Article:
JOHN F. SPANGLER belongs to that era of Western Kansas of which the ranch and range, the holding of land in large leaseholds and the grazing of livestock over countless acres and without the bar of fences was a characteristic feature. Even now he would not he classed as a small farmer, but directs the activities over several thousands of acres and has one of the largest and busiest ranches in Ness County.
His holdings are in Eden Township of that county. Western Kansas was indeed on the frontier when he came to that section on May 11, 1879. In the years which have passed he has not only witnessed but has been a participant in the many changing developments which have transformed this section of the Sunflower state.
Mr. Spangler was born in Appanoose County, Iowa. His father, Rev. John Spangler, settled in that section of Iowa when a young man and married there. He was a native of Pennsylvania, and along with farming he combined the vocation of minister of the Baptist Church. He also served as a soldier in the Civil war, with Company I of an Iowa regiment. He was discharged for disability, and lived to the age of sixty-five. He died at Jetmore, Kansas, in 1900. He was a man of fair education, of high ideals and respected in every community where he lived. Politically he was a republican. Rev. John Spangler married Martha Benge, who died at Jetmore, Kansas, in 1904. Her father was Samuel Benge, a farmer of Appanoose County, Iowa. The children of Rev. John Spangler and wife were: Samuel W., of Idaho; John F.; Siegel S., of Milan, Missouri; Ella, wife of J. W. Wallace, of Kansas City, Missouri; Harlan, of Idaho; Jacob D., of Sharon, Kansas; Nellie, wife of C. F. Herman, of Dighton, Kansas.
John F. Spangler acquired his education partly in Iowa and partly in Kansas. He attended country schools and also the town schools of Larned, Kansas. After reaching his majority he took a homestead in Hodgeman County and remained on it to prove up and secure a patent. Altogether fifteen years of his life were spent in Hodgeman County. He developed a good ranch in north Roscoe Township, and there made his first mark in the cattle business. Mr. Spangler was largely responsible for introducing the Galloway cattle into this section of Kansas, and for years he kept some fine graded stock on his farm. After selling his Hodgeman County ranch he removed to Ness City in 1902 and became associated in the cattle industry with Mr. James C. Hopper. Together they handled Galloway cattle on two ranches, but after a few years the partnership was dissolved, and Mr. Spangler succeeded to one of the ranches controlled by the firm.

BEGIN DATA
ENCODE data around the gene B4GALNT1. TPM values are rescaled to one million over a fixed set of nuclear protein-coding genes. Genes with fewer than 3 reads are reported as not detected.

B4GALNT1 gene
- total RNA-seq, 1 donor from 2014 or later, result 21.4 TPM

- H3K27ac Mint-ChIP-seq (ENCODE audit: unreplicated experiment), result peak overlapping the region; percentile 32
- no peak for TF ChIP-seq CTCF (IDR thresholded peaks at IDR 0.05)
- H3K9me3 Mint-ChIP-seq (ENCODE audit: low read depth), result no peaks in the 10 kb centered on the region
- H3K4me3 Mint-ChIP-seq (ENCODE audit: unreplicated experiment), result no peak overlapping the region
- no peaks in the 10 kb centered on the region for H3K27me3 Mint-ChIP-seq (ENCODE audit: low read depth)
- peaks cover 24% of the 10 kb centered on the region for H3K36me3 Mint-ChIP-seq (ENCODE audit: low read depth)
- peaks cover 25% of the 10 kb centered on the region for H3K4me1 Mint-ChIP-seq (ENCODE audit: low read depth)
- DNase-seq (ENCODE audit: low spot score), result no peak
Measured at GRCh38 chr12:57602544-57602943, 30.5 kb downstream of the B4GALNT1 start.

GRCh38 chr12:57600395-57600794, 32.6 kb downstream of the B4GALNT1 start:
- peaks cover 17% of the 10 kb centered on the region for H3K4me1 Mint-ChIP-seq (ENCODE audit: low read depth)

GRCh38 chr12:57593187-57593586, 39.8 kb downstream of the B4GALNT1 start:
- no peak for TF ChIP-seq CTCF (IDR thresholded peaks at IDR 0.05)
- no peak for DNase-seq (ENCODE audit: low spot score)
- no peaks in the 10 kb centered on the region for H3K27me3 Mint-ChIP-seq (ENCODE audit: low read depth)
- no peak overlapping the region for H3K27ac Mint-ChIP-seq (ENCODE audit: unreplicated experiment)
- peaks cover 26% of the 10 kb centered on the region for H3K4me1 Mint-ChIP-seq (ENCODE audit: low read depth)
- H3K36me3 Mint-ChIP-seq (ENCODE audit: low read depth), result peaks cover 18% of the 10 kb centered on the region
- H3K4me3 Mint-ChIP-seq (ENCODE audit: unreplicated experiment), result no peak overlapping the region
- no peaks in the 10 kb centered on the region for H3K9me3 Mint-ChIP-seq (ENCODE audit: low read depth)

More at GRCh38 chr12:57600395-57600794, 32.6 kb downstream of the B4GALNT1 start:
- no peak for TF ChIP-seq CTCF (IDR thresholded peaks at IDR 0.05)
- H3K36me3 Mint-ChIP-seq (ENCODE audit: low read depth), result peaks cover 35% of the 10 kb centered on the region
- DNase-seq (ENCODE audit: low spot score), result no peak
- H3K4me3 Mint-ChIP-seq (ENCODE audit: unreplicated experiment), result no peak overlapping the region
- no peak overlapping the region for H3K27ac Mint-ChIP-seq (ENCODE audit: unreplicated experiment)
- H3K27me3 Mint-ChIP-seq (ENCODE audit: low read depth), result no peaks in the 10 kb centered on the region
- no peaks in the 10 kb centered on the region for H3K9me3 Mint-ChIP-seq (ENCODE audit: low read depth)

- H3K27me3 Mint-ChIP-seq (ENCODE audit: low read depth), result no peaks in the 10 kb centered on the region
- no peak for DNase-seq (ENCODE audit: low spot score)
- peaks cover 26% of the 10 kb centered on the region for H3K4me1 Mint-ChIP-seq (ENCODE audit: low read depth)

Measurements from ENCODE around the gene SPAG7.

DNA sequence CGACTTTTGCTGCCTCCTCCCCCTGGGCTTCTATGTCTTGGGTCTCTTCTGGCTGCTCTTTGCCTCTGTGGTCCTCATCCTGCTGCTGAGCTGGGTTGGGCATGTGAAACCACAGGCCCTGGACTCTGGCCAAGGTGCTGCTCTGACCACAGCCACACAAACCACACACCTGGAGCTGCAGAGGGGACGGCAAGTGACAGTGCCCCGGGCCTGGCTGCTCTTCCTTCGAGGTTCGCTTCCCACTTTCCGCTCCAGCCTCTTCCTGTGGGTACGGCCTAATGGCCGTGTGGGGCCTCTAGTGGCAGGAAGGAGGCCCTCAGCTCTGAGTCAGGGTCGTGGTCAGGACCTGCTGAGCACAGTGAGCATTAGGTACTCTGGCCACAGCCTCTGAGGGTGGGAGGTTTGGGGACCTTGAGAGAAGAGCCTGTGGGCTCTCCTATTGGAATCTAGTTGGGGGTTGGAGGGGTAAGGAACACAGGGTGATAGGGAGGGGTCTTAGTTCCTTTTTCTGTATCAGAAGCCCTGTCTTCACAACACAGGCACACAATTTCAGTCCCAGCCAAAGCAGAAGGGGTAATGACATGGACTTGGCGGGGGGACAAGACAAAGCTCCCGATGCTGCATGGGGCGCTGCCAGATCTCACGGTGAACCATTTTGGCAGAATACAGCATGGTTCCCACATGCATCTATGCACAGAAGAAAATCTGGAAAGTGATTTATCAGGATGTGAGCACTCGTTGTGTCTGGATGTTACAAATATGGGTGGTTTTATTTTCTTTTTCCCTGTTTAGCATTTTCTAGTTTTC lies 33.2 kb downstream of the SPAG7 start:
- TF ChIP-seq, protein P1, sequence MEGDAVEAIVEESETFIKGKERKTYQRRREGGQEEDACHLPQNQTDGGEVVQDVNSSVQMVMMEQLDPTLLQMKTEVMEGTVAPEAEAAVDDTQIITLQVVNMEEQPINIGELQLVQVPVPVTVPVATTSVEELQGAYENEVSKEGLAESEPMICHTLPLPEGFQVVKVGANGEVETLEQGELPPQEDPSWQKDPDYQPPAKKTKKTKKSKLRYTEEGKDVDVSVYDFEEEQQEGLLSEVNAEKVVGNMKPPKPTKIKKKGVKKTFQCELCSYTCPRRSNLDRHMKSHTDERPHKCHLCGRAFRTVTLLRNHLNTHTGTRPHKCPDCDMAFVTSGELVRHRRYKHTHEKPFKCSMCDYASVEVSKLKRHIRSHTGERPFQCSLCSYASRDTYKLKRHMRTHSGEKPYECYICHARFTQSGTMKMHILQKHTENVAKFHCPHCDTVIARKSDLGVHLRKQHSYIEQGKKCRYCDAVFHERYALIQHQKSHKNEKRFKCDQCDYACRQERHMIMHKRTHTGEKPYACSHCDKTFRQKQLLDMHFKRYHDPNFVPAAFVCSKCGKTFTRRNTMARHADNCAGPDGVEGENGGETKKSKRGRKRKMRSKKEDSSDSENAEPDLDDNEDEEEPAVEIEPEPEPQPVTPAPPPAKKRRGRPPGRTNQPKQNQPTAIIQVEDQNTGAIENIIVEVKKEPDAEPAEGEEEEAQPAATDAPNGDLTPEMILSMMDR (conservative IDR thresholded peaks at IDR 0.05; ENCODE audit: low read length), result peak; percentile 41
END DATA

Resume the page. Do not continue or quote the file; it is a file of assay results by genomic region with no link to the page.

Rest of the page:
The Spangler ranch comprises 6,000 acres under fence. It is located on the south fork of Walnut Creek and it is a scene of bustling activity from one year's end to the other. Mr. Spangler has developed this as an alfalfa and stock farm. He has 125 acres in alfalfa, a crop which seems native to the soil of this part of the state, and it is one of the most valuable resources of the Spangler place. He has placed a large amount of improvements, including barns and silos, and about 700 acres altogether are devoted to farming, principally to the raising of feed and grain for his stock. Besides cattle Mr. Spangler handles mules and horses.
He takes a citizen's interest in politics and is a republican voter. As a resident of Ness City he has filled the chair of mayor, and his term in that office was marked by a somewhat bitter fight over the subject of the removal of hitchracks from the main street. This reform was eventually carried out. Mr. Spangler also built one of the loading garages of Ness City.
He was first married in Ness County to Miss Addie B. Hunter. She left two children: Mrs. Edith Queen, of Ness City, who is the mother of a son and daughter named John and Marjorie; and Miss Edna Spangler. The mother of these children was born in Erie County, Pennsylvania. Mr. Spangler married for his second wife Miss Lizzie McKittrick, who was born in Iowa and died September 22, 1913, without living children.
Transcribed from A Standard History of Kansas and Kansans, written and compiled by William E. Connelley, Secretary of the Kansas State Historical Society, Topeka. [Revised ed.] Chicago: Lewis Publishing Co., 1919, c1918. 5 v. (xlviii, 2530 p.,  leaves of plates): ill., maps (some fold.), ports.; 27 cm.
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